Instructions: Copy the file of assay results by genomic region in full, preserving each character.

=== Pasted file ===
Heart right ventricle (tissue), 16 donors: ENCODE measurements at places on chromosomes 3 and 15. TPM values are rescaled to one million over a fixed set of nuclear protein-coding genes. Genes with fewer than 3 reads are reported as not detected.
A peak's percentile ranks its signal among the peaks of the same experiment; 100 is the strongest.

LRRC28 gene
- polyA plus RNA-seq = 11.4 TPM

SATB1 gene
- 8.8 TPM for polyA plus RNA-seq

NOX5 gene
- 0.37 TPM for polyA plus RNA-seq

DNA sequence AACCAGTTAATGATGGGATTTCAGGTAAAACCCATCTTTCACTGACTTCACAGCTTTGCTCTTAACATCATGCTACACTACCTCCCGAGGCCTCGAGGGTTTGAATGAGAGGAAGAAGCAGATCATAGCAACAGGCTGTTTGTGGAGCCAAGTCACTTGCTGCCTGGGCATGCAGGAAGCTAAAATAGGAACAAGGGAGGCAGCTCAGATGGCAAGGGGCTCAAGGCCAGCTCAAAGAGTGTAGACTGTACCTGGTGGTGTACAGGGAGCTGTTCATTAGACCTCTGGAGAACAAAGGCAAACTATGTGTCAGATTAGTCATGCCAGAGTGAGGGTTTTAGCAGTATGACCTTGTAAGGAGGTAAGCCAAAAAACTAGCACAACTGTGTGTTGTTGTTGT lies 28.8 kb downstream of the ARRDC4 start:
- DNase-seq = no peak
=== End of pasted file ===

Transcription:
Heart right ventricle (tissue), 16 donors: ENCODE measurements at places on chromosomes 3 and 15. TPM values are rescaled to one million over a fixed set of nuclear protein-coding genes. Genes with fewer than 3 reads are reported as not detected.
A peak's percentile ranks its signal among the peaks of the same experiment; 100 is the strongest.

LRRC28 gene
- polyA plus RNA-seq = 11.4 TPM

SATB1 gene
- 8.8 TPM for polyA plus RNA-seq

NOX5 gene
- 0.37 TPM for polyA plus RNA-seq

DNA sequence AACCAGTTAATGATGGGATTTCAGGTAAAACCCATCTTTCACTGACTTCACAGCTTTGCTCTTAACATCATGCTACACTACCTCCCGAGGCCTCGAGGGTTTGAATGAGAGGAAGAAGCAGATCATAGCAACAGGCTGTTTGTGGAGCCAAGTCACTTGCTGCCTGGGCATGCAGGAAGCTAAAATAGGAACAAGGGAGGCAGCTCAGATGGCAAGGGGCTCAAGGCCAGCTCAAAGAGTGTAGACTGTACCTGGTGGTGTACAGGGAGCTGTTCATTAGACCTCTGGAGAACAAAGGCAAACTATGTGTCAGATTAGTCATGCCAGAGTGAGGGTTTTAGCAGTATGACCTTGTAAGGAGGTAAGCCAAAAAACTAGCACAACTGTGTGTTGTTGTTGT lies 28.8 kb downstream of the ARRDC4 start:
- DNase-seq = no peak